Pokémon Go, an augmented reality (AR) app that tasks players with finding Pokémon in real-world locations, took the world by storm, getting people out of their houses and chasing down Pokémon at every excursion.
Tourists seemed to be moving in hordes and locals were seeing their own communities through a fresh pair of eyes as once previously overlooked local landmarks became Pokéstops.
When the game was initially released, there were agglomerations of UCF students at all hours of the day trying to catch them all. Hitmonchan, a fighting type Pokémon, was rumored to be found at UCF stadium, increasing stadium visitation.
UCF researcher and assistant professor, Jihyun Kim, Ph.D. co-authored a study with Kelly Merrill Jr. ’18, a UCF graduate pursuing a doctorate at Ohio State University, and Hayeon Song, an associate professor at Gachon University in South Korea, to investigate Pokémon Go and its implications on tourism. The study determined that people who traveled to touristic places, such as Orlando, could be lured into discovering some real hidden gems one Pokéstop at a time.
“A lot of people are coming from around the world for Disney purposes and they may have a lot of fun, but they may not know what is around Orlando other than the Disney park,” Kim stated, originally published on UCF Today and the Orlando Sentinel. “But when they experience it by doing something like playing Pokémon Go, they may go into other areas that they were not thinking about visiting and get a good impression of Orlando.”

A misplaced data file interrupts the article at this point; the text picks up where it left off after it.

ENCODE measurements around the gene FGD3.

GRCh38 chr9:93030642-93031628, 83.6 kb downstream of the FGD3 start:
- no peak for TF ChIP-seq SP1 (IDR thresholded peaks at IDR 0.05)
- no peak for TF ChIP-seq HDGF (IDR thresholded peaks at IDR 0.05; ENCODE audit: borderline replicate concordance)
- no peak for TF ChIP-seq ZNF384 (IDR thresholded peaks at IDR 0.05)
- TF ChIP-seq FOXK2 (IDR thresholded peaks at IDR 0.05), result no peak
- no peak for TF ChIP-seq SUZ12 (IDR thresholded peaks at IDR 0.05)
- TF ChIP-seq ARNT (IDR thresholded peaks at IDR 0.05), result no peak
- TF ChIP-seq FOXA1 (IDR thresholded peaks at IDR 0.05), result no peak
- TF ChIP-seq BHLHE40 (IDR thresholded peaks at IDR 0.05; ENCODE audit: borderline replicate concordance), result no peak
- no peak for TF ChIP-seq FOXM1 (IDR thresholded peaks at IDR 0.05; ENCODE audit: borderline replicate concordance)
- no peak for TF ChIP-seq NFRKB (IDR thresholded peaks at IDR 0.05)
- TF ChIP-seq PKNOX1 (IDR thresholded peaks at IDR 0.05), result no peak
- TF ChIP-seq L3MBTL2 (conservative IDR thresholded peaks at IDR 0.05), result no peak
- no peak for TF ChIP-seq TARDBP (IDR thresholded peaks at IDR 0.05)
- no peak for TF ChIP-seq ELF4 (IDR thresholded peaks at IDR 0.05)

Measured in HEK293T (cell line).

The gamification of tourism through apps like Pokémon Go could push tourism into a fresh, new realm of technology and innovation worldwide. Games and apps that feature augmented reality (AR) or virtual reality (VR) are essentially the future. NSCM offers several successful programs created to help students more comprehensively grasp areas of study like game design, development, art, programming and production.
NSCM’s own video game graduate program, through the Florida Interactive Entertainment Academy (FIEA), ranks No. 5 in the world while its undergraduate game design program ranks No. 13, which was recently highlighted in an article here.